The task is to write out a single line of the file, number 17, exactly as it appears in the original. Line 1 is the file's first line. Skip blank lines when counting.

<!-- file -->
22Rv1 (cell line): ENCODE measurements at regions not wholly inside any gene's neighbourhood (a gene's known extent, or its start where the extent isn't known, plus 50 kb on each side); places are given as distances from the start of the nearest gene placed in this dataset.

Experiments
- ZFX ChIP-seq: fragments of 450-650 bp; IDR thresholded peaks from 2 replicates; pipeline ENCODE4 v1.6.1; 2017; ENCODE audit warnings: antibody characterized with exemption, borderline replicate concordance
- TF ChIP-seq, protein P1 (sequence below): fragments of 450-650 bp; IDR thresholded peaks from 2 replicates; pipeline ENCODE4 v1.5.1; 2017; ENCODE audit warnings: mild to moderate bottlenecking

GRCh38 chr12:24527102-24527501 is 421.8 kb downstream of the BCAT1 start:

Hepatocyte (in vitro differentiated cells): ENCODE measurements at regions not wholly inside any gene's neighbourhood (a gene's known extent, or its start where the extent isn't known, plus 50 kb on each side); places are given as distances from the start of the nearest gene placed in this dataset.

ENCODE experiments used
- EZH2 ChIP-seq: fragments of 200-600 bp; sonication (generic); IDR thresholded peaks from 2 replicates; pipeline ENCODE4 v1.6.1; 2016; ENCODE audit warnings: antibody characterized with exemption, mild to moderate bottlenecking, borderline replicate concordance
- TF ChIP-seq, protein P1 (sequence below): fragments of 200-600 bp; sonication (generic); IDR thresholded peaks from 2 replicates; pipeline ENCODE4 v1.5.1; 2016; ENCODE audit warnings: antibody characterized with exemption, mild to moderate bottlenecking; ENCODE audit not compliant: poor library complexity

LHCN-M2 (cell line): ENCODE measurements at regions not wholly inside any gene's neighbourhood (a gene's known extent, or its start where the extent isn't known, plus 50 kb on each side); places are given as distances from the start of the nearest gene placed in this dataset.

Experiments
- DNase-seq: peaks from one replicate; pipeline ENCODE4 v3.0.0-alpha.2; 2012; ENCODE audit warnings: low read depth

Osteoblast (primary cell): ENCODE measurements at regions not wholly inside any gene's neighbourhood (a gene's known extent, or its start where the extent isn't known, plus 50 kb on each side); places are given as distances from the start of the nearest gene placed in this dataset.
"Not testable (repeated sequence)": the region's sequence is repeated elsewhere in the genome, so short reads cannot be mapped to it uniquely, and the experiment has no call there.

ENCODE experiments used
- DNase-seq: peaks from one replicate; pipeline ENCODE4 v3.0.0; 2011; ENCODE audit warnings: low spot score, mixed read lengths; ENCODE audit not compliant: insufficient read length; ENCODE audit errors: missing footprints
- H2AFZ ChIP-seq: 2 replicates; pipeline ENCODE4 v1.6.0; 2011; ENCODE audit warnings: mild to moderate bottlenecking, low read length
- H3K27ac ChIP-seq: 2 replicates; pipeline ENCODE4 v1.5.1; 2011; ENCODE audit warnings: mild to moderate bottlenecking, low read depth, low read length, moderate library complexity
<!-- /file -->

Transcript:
- H2AFZ ChIP-seq: 2 replicates; pipeline ENCODE4 v1.6.0; 2011; ENCODE audit warnings: mild to moderate bottlenecking, low read length